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FollowupID: 886505

Reply By: RMD - Wednesday, Dec 13, 2017 at 15:49

Wednesday, Dec 13, 2017 at 15:49
Phil.
I would ask if the person doing the valve adjustment moved the crankshaft and camshaft to the next position by using a spanner/socket on the camshaft and not turned the crankshaft.

Doing that causes the larger dia cam related wheels to try and drive the smaller, ie half size crankshaft timing wheel.
To do that there has to be a large torque applied to the cam related wheels and therefore tries to stretch the toothed belt.
Because the mechanic has to have the engine stopped to do this, the cam tensioner IS NOT tensioned and so it becomes relatively easy to have a wheel move in relation to the belt.
I am utterly amazed the dealer has NO IDEA of the cause, they are just not admitting laibility and since it was working correctly beforehand and NOT after the adjustment, to me, it can only have been caused by a dumb mechanic who does not know much about what he is working on.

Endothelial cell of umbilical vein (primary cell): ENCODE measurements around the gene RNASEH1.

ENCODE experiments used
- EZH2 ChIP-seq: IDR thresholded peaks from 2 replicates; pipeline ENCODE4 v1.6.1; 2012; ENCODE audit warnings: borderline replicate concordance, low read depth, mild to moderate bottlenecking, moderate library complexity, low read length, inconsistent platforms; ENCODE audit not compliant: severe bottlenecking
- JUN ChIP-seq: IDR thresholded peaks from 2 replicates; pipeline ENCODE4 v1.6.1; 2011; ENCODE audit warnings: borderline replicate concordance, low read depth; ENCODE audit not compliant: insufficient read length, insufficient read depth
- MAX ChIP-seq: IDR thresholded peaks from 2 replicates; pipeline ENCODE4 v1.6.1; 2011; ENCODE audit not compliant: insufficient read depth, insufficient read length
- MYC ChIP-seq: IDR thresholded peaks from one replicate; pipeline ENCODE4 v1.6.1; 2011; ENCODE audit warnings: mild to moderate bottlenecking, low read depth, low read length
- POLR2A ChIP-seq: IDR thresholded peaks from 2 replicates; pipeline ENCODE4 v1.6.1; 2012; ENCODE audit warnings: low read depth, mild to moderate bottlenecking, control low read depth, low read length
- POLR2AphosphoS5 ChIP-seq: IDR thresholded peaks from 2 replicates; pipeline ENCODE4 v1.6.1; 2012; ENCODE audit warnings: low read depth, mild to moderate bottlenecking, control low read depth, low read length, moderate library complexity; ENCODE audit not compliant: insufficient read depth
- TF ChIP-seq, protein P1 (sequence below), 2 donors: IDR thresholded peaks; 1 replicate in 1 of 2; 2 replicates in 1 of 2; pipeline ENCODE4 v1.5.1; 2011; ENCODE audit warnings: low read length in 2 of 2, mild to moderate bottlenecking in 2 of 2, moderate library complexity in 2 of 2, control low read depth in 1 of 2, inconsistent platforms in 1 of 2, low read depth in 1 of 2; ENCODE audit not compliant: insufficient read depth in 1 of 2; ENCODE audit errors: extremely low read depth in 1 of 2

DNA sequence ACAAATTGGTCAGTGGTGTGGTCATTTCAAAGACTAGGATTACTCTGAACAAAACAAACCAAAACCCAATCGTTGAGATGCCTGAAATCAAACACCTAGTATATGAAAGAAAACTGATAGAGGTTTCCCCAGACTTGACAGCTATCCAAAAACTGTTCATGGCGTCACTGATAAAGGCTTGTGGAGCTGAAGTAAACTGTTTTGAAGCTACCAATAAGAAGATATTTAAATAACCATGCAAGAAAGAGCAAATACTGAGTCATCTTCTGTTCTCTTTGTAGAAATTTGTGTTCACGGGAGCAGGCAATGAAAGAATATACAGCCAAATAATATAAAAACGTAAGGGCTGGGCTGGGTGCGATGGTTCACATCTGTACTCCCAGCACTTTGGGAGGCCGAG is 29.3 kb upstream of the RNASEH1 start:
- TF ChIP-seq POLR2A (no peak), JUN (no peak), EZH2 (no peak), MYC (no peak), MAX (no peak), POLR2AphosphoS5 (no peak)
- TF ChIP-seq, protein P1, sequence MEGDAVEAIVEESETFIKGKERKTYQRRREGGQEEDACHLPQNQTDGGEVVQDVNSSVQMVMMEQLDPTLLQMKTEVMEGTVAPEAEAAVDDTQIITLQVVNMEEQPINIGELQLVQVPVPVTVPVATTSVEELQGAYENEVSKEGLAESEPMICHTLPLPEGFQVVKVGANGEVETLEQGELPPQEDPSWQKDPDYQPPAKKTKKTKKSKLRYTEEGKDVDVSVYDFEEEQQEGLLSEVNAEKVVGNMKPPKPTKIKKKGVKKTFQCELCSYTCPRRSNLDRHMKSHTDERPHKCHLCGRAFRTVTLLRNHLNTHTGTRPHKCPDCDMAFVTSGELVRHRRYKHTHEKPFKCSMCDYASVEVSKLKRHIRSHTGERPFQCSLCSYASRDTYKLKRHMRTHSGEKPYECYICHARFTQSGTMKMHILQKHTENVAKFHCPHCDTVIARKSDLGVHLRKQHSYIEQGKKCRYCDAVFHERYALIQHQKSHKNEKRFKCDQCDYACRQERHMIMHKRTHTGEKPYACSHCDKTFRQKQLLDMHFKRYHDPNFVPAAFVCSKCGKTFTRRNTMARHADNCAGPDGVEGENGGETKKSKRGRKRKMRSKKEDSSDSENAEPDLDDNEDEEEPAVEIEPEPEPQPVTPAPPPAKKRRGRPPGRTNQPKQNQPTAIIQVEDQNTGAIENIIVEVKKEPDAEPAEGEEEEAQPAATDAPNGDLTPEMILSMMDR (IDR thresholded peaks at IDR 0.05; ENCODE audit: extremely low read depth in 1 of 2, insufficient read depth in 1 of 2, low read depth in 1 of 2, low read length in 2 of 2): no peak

"DURR what way do we turn this boss"???

If it is a manual vehicle he may also have left it in gear as he tried to turn the cam and being in gear would make it even harder and more likely to force the belt over one tooth as it creates maximum slack in the belt.
One tooth might not have caused any internals to collide and create permanent damage, lucky in one way he didn't jump 2 teeth while performing his tricks otherwise it would have destroyed the valves at least.

Dealer destruction at it's finest.

The least they should be doing is to provide a loan car for the period and you should insist on a NEW belt being fitted to ensure integrity of the cam drive mechanism.

After it is repaired and running well say goodbye to that dealer for the safety of your vehicle.
AnswerID: 615505

Follow Up By: Phil - Wednesday, Dec 13, 2017 at 16:09

Wednesday, Dec 13, 2017 at 16:09
RMD, good point on the method used in the adjustment, I,ve been racking my brain trying to think what went wrong and didn,t think of that. I did suspect some form of mechanic error. Car was perfect before it went in. I will be talking to the service manager and will insist on a new belt. I will also question him on the method used. They did offer a loan car but I declined, I actaully don't mind my wife driving and we don,t need a second car at the moment.
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FollowupID: 886506